Wirral Council reconsiders secrecy over hourly rates for solicitors and barristers and decides to keep them secret

Wirral Council reconsiders secrecy over hourly rates for solicitors and barristers and decides to keep them secret

Wirral Council reconsiders secrecy over hourly rates for solicitors and barristers and decides to keep them secret


Last year I blogged about how Wirral Council had entered into a contract with solicitors and barristers chambers to keep the hourly rates it was being charged “confidential” (and therefore redacted on the invoices and contract I requested to inspect), when I exercised my right under s.15 of the Audit Commission Act 1998 c.18 as part of last year’s audit to inspect various legal invoices Wirral Council had received and the hourly rates included as part of the North West Legal Consortium Collaboration Agreement.

There’s a Management Board for the North West Legal Consortium Collaboration Agreement and a Consortium Contract Manager and last year I asked for their views on the redaction and pointed out that the contract does allow the hourly rates for legal services to be disclosed with the consent of the companies involved. The response I got is detailed in excerpts from two emails below.

Interestingly the contract also specifies in pages 15 and page 16 that if there are any FOI requests relating to these matters that the Consortium Contract Manager must be notified of any FOI requests relating to it (which is probably why Cllr Ian Lewis’ recent FOI request about the fee Wirral Council paid to the barrister Sarah O’Brien took four weeks to answer.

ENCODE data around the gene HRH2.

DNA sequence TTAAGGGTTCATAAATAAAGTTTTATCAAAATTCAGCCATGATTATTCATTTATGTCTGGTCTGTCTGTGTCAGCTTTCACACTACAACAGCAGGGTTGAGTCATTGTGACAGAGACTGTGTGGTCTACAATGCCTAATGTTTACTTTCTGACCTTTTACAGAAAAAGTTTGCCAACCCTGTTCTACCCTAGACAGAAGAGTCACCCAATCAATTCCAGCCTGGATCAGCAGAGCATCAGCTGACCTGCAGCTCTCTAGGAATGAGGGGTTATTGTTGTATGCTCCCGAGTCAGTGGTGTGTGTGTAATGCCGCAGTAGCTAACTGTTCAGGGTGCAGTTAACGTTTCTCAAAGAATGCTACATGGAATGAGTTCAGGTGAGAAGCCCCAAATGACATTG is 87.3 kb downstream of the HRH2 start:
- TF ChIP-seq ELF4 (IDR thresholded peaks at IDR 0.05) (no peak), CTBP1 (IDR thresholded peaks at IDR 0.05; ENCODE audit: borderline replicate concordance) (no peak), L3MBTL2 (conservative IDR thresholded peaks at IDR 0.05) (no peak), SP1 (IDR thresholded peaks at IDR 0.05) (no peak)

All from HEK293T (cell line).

I thought the answer to the question about supplying the legal rates that I received last year from Wirral Council would be interesting to publish here as it runs completely counter to what politicians say in public about the Labour administration being “open and transparent”.

I’ve not included the person who sent these two emails as he’s merely passing on a response he’s received and I don’t want anyone to “shoot the messenger”.

from: @wirral.gov.uk
to: john.brace [at] gmail.com
cc: Financial Services Coordination
date: 30 August 2013 17:04
subject: RE: legal invoices

Hello Mr Brace,

Thank you for your e-mail


Redaction of Evershed’s and Weightman’s invoices

Your request has been forwarded to the Management Board of the NW Legal Consortium which meets next week. We will get back to you once a response is received from the NWLC Management Board on this matter. Depending upon the outcome of this we can then take a view on your subsequent questions.

I am on leave for the next two weeks. If you have any further need to contact us could you please send it to the financial Services coordination e-mail address and copy in my email address. Matters can then be picked up in my absence.


from: @wirral.gov.uk
to: john.brace [at] gmail.com
date: 19 September 2013 16:02
subject: RE: legal invoices
mailed-by: wirral.gov.uk

Redaction of Evershed’s and Weightman’s invoices

Your points have been put to the consortium as requested. The response received is contained below.